French economist Thomas Piketty speaks to students and guests during a presentation at King's College, central London, on April 30, 2014. Piketty said that he hoped to create a "more informed fight" about the issue of income inequality as he launched his bestselling and highly controversial book in Britain. AFP PHOTO / LEON NEALLEON NEAL/AFP/Getty Images

French economist Thomas Piketty has joined the chorus of experts who think that student debt in the United States, if gone unchecked, could undermine economic growth in this country.

"If we really want to promote more equal opportunity and redistribute chances in access to education we should do something about student debt," Piketty said in an interview posted Sunday on Big Think. "This is really the key for higher growth in the future and also for a more equitable growth."

The meteoric rise of student debt in the United States has led economists and policymakers to question whether it could erode economic gains and exacerbate inequality.

There are roughly 43 million Americans with outstanding student debt,and many are having a hard time paying itoff. The number of late payments on student loans has crept up in the last few months. And it's happening at a time when Americans are doing a good job of paying down other types of consumer credit, like mortgages and credit cards, according to the Federal Reserve Bank of New York.

Many economists think that hefty student debt is unlikely to topple the economy and lead to another recession, but it could affect consumer behavior in a way that is ultimately detrimental to sustainable economic growth.

"How we finance post-secondary education has significant effects on a variety of critical economic outcomes, including economic growth and inequality," New York Fed President William Dudley said at a recent event on student loan data. "Higher student debt and delinquencies reduce household formation and depress home ownership."

What's concerning is the amount of time people are taking to repay their student loans. Economists Meta Brown and Andrew Haughwout at the New York Fed found that only 17 percent of the debt owed by 2009 graduates had only paid down after five years. Graduates who left school 10 years ago had barely paid down a third of the money they owed.

It's not completely clear how having large amounts of debt for an extended period affects borrowers' decisions. But the economists say Fed research has shown that student debt is contributing to millennials delaying homeownership and camping out at mom and dad's for longer than prior generations. And that is holding back consumer spending.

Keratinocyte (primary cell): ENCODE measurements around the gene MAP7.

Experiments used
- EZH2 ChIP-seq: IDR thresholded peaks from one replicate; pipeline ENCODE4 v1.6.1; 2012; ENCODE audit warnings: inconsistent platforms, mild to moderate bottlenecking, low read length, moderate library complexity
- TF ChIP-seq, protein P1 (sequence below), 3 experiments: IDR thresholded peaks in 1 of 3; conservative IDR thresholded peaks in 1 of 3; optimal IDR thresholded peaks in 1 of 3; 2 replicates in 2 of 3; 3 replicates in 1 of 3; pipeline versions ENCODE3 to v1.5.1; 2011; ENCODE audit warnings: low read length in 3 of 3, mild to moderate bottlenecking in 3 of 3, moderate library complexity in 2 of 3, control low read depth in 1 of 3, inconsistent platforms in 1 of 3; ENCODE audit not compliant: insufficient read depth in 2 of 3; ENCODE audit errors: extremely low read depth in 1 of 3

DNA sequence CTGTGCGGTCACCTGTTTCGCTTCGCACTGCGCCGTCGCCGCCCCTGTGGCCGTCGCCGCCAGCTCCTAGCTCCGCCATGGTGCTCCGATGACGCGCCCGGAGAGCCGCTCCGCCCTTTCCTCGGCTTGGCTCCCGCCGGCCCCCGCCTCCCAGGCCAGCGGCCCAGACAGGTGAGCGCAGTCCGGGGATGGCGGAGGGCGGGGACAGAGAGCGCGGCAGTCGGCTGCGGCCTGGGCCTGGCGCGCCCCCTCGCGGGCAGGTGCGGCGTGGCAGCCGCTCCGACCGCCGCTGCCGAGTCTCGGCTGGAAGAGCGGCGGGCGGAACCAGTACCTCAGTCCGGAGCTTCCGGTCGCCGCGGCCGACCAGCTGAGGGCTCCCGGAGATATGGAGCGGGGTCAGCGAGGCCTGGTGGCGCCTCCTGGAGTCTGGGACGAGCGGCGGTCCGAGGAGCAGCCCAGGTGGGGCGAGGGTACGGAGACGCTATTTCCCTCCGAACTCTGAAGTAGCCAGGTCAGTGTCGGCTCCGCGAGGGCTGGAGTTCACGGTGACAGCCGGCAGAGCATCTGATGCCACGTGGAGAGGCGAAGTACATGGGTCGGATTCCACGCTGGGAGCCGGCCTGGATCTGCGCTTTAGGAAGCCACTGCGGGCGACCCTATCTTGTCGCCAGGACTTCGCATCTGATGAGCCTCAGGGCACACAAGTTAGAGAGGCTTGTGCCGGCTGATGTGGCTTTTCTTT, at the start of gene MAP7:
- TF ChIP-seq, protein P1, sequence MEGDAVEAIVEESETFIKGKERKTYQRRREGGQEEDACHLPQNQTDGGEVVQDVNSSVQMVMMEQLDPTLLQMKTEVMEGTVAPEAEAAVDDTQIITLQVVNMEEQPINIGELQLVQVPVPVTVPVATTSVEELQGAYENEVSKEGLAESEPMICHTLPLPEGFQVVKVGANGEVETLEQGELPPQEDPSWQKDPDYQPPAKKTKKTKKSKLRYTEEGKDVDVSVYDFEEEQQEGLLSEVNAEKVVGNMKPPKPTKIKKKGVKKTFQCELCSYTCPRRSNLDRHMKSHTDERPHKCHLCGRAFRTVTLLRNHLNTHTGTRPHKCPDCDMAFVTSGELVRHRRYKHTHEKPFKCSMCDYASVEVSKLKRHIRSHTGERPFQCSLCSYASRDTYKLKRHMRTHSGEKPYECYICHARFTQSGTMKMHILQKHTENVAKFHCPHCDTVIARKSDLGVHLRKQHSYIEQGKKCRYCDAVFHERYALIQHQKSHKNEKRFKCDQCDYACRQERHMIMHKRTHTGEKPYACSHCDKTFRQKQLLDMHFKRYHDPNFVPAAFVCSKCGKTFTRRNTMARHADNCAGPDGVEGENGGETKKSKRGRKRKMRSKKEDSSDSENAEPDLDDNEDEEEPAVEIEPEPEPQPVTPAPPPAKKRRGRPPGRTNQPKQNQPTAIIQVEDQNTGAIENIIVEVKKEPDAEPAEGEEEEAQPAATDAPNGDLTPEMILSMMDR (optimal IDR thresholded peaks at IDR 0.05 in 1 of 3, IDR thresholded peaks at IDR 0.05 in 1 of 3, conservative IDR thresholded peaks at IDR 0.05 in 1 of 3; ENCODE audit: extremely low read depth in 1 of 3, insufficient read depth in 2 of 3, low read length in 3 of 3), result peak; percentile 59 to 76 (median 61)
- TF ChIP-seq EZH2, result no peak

Beth Akers and Matthew Chingos of the Brookings Institute have argued, however, that the pace with which people repay student debt and their monthly payments are not that different compared to20 years ago. They think that student debt, therefore, may not hold the economy back in the long run, especially as borrowers get jobs that make it easier for them to buy a home or a car. Having a college degree, after all, generally increases a person's lifetime earnings.

The trouble is that there are a growing number of people who are not graduating, but are leaving school with mounds of debt. The chances of them finding jobs to pay off what they owe are slim as more employers require college degrees for even entry-level positions.

People quit school for all sorts of reasons, but cost often plays a huge factor in the decision. Cost prohibits access to education and drives inequality in opportunities and outcomes, argues Piketty.

"You have the official discourse about meritocracy, equal opportunity and mobility, and then you have the reality," he said. "And the gap between the two can be quite troublesome."

There are many reasons why the country is bogged down with more than $1 trillion in student debt, including an increase in the number of people going to college, the amount of time they take to graduate and the skyrocketing cost to attend. But there have also been systemic cuts in state funding for higher education.

Just look at the budget proposals coming out of Arizona, Louisiana and Wisconsin, where governors are calling for tens of millions of dollars of in reductions to already anemic higher education budgets. That kind of financial pressure, among other things, leads public universities to raise tuition.

"In other countries in the developed world you don't have such massive student debt because you have more public support to higher education," Piketty said. "And I think the plan that was proposed earlier this year in 2015 by President Obama to increase public funding to public universities and community college is exactly justified."

Pikettty says tackling high student debt "should rank very highly in the policy agenda in the future in the U.S.," but there's no signs that Washington will come to an agreement anytime soon on the issue. Obama's call for two years of free community college is unlikely to be passed because of GOP opposition. And Congressional Republicans have proposed cuts to a federal program that gives grants to low-income college students, while Democrats want to expand those very programs.